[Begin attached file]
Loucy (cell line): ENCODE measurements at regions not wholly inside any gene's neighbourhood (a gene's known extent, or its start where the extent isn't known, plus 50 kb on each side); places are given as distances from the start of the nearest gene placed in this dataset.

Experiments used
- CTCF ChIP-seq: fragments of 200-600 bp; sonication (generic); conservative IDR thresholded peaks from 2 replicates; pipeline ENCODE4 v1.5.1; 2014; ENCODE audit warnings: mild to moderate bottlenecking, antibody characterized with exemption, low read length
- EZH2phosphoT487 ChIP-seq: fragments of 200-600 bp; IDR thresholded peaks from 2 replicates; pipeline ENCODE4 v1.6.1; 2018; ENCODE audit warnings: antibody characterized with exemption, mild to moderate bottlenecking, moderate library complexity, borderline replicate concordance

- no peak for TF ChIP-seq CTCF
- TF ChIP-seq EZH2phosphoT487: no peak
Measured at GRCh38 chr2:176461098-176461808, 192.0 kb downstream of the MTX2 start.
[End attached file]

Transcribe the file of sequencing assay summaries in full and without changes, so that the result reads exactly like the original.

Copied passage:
Loucy (cell line): ENCODE measurements at regions not wholly inside any gene's neighbourhood (a gene's known extent, or its start where the extent isn't known, plus 50 kb on each side); places are given as distances from the start of the nearest gene placed in this dataset.

Experiments used
- CTCF ChIP-seq: fragments of 200-600 bp; sonication (generic); conservative IDR thresholded peaks from 2 replicates; pipeline ENCODE4 v1.5.1; 2014; ENCODE audit warnings: mild to moderate bottlenecking, antibody characterized with exemption, low read length
- EZH2phosphoT487 ChIP-seq: fragments of 200-600 bp; IDR thresholded peaks from 2 replicates; pipeline ENCODE4 v1.6.1; 2018; ENCODE audit warnings: antibody characterized with exemption, mild to moderate bottlenecking, moderate library complexity, borderline replicate concordance

- no peak for TF ChIP-seq CTCF
- TF ChIP-seq EZH2phosphoT487: no peak
Measured at GRCh38 chr2:176461098-176461808, 192.0 kb downstream of the MTX2 start.